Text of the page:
• Voted to accept a $26 million grant from the U.S. Department of Labor to implement an initiative called Dropout Prevention through Mentoring, Education, Employment, and Social Support (MEES). The program is intended to increase academic achievement, decrease dropout rates and violent incidents, and build an overall supportive atmosphere in four schools on the persistently dangerous schools list: Frankford, Fels, Olney West, and Edison. Students enrolled in the participating schools and those who have dropped out are eligible for services provided by the program. A previous Department of Labor grant supports programs at seven other District high schools.
  • Approved an amendment to the District’s original contract with SchoolNet, Inc. to increase the dollar amount by an additional $2,260,524 for the purchase of a Comprehensive Gradebook, Rostering, and Scheduling software module. The new software will track a variety of student data to help teachers monitor and improve student performance. The Office of Teaching and Learning will work with other offices on the development and ongoing support of this system, as well as the appropriate uses of the new data that is collected.
  • Voted to approve the appointment of Leroy Nunery as chief of institutional advancement and strategic partnerships. Nunery is the founder of the consulting firm PlusUltre, a former executive of Edison Schools, now Edison Learning, and was a finalist for the position of District superintendent. In his new role, he will earn an annual salary of $180,000.
  • Heard testimony from parent Vilma Cartegena, whose child attends Stetson Middle School, about the confusion among parents about the Renaissance Schools process. Cartegena said that she and many other parents do not want Stetson to be turned into a charter school. Stetson is one of nine Renaissance Schools announced in March and is slated to be turned over to one of six outside providers for management. “Stetson is a part of my family and we feel that the District is abandoning us and we don’t want that to happen,” Cartegena said. Superintendent Ackerman assured Cartegena that parents will “get a chance to choose…we just ask that you take a look at all the options and make your choice.”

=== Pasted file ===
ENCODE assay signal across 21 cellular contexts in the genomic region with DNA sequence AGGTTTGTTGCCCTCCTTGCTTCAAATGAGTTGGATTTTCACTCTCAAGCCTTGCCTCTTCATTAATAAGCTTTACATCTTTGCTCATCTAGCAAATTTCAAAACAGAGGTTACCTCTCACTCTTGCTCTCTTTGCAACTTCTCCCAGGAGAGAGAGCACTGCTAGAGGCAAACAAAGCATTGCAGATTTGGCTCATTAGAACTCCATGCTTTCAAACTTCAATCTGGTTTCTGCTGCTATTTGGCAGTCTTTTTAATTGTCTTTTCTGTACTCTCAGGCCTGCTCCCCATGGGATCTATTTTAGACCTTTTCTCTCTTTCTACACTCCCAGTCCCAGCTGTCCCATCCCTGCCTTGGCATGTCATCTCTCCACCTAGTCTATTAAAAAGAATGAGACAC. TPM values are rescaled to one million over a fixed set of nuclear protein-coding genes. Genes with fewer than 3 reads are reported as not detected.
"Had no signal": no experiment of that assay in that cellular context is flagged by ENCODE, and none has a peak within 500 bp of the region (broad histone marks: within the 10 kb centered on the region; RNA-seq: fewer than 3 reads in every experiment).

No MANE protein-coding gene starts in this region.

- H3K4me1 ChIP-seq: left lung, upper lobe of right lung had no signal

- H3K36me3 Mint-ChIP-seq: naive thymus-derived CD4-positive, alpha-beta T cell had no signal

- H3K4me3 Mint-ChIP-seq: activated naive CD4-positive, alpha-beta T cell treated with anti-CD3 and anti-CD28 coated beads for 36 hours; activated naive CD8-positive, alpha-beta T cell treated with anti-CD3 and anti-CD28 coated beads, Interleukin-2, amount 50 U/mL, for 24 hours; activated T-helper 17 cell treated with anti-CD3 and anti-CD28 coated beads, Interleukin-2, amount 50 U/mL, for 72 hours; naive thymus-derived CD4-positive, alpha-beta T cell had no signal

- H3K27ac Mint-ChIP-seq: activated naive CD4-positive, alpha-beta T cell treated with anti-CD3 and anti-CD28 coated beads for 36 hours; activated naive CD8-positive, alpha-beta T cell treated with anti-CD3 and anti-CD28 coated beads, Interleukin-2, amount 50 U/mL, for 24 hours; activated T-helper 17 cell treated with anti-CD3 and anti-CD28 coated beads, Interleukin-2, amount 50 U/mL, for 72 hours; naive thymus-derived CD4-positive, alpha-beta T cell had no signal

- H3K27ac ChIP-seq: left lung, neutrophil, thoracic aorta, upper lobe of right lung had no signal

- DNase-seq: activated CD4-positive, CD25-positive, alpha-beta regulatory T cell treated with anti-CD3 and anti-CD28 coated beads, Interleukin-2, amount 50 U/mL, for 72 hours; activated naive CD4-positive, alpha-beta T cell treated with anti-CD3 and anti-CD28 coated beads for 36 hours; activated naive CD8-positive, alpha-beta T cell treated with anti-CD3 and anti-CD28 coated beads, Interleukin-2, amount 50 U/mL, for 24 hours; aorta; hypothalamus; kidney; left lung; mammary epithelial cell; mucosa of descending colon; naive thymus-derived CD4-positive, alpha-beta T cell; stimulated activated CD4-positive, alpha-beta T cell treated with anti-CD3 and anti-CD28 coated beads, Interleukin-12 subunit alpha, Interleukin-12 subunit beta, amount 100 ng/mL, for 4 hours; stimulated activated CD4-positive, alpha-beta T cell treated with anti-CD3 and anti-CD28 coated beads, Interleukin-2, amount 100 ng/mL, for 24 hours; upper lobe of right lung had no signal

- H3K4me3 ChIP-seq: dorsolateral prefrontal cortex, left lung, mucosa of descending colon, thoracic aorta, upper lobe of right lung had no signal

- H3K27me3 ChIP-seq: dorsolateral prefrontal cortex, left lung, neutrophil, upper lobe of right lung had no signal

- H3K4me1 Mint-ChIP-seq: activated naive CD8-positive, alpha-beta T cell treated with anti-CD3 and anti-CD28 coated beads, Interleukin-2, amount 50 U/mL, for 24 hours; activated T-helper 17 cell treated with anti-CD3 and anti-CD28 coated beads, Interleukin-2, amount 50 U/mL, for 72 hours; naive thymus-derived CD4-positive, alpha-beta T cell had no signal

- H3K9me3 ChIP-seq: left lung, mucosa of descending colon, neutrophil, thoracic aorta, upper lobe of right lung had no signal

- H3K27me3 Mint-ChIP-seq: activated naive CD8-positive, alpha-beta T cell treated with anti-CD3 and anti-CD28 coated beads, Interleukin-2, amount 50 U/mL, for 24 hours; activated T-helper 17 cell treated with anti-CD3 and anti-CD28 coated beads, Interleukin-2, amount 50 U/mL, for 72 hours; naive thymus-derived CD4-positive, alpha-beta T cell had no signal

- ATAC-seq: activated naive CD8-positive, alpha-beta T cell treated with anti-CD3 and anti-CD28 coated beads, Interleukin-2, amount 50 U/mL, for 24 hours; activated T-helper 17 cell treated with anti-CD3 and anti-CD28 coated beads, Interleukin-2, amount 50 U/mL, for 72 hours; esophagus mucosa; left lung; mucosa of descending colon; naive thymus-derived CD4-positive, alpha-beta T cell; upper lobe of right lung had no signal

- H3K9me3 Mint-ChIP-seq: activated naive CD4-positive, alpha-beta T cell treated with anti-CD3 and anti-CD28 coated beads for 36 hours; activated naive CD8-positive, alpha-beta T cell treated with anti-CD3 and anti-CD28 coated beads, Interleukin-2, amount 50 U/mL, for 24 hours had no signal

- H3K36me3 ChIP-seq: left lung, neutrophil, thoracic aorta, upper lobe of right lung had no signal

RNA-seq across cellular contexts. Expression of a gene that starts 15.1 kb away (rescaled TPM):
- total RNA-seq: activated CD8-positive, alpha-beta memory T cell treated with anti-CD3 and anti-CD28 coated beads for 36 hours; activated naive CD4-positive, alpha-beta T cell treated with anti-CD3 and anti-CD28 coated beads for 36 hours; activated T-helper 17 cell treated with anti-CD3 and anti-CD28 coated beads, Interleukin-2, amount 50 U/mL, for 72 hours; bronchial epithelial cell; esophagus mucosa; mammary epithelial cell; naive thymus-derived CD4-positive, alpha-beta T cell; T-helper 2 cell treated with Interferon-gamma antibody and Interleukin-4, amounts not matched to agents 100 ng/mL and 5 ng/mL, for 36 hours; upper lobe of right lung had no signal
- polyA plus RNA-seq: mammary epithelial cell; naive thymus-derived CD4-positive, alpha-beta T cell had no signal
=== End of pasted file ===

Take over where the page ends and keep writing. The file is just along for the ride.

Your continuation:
• Heard testimony from supporters of People for People Charter School criticizing the report recently released by the City Controller’s Office identifying the charter as one of 13 involved in financial mismanagement and other questionable practices. Leonard Jamison, a charter board member, said, “Rather than being financially enriched by the People for People Charter School, Dr. [Herbert] Lusk and PFP Inc. have consistently sought ways to empower the PFP Charter School to be the best it can be for students, families, and the community it serves.” Dr. Jamison asked that the SRC support the renewal of the charter. Representatives from KIPP Philadelphia also asked for support of its renewal.
  • Honored retired kindergarten teacher Erlene Nelson for 54 years of teaching in the School District. Nelson will be among five inducted into the National Teachers Hall of Fame, which recognizes and celebrates exceptional teachers for their commitment and dedication to educating America’s children. “This has been a journey of absolute joy,” Nelson said of her work in the District. “This award is like a fine diamond that is cut into many facets…and it goes to every parent, student, superintendent, administrator, colleague, teacher, friend, and family member.”
  • Voted to expel 28 students.